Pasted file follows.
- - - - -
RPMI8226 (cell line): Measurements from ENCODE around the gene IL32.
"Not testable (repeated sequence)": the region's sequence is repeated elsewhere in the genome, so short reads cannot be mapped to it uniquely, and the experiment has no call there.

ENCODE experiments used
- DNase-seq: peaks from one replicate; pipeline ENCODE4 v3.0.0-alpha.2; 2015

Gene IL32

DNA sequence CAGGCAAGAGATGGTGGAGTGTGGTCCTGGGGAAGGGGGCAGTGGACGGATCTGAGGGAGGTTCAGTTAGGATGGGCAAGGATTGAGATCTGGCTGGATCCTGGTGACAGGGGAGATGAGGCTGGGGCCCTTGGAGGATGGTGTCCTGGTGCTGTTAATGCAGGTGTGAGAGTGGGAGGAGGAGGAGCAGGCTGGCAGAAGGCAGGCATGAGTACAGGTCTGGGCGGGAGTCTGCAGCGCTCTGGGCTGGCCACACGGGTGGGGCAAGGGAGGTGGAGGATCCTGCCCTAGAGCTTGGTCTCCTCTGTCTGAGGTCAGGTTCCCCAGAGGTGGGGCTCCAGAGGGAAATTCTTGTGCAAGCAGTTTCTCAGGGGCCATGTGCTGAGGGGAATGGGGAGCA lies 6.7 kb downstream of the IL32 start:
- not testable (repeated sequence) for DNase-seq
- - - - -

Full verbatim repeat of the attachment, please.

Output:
RPMI8226 (cell line): Measurements from ENCODE around the gene IL32.
"Not testable (repeated sequence)": the region's sequence is repeated elsewhere in the genome, so short reads cannot be mapped to it uniquely, and the experiment has no call there.

ENCODE experiments used
- DNase-seq: peaks from one replicate; pipeline ENCODE4 v3.0.0-alpha.2; 2015

Gene IL32

DNA sequence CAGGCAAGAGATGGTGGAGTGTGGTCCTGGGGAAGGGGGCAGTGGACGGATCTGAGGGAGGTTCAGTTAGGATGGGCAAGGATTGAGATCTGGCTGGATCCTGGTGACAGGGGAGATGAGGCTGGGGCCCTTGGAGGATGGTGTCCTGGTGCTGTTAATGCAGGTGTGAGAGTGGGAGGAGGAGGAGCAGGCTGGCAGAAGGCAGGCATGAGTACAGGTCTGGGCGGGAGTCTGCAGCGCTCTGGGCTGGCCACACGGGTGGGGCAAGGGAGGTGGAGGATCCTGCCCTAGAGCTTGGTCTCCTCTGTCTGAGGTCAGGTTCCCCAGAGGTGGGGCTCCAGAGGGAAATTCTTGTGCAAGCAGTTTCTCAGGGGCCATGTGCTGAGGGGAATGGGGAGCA lies 6.7 kb downstream of the IL32 start:
- not testable (repeated sequence) for DNase-seq